Wednesday, August 25, 2010

CARS IN YARDS: 1969, 1970 Dodge Coronets not R/Ts or Super Bees

Muscle car alert! I broke the law when I spotted this pair of Dodge Coronets, 1969 and 1970 models, taunting me from a yard in north Alabama. R/T and Super Bee emblems were nowhere to be found after my improper u-turn. These cars appeared to be run-of-the-mill Coronets, but still worthy of a u-turn. You rarely see rough, 2-door Mopars from this era parked in yards, let alone, out in the open. The white 1969 Coronet with tattered black vinyl top wore its Magnum 500 wheels. The mostly red 1970 Coronet sported slot mags. The engine in the '70 may be gone, judging by the looks of the lifted front end.

Between 1965 and 1971, anyone could order the second generation 426-cubic inch Hemi engine in their Chrysler, Dodge or Plymouth grocery-getter/drag racer. Mopar's Hemi legend was built around their 'elephant' engine that roared down drag strips. The legend has been retold by racers who proudly boast they raced against those Hemi-powered cars. Win or lose, people remember racing these cars. Now, non-Hemi V8 and 6-cylinder Mopars, such as Coronets and Belvederes from this era command big bucks on looks alone.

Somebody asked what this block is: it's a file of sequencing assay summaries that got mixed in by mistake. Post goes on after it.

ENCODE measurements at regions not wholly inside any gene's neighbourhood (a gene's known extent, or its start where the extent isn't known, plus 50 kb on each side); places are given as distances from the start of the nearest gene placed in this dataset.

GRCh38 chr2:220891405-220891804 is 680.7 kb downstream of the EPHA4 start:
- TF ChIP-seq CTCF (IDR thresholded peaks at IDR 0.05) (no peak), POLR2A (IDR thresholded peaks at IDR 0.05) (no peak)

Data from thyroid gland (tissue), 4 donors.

After my first glance, visions of black, fiberglass hoods emblazoned with "SIX PACK" decals danced in my head. 426-cubic inch Hemi engines with pistol grip 4-speeds, turned these mortal Mopars into boulevard bruisers during my momentary dream state. I regained my focused and knocked on the door. "Would you like me to haul those two, old, junk cars out of your yard?," I thought to myself. My opening line went unused. No one was home. My Mopar daydream would have to suffice for now.
 
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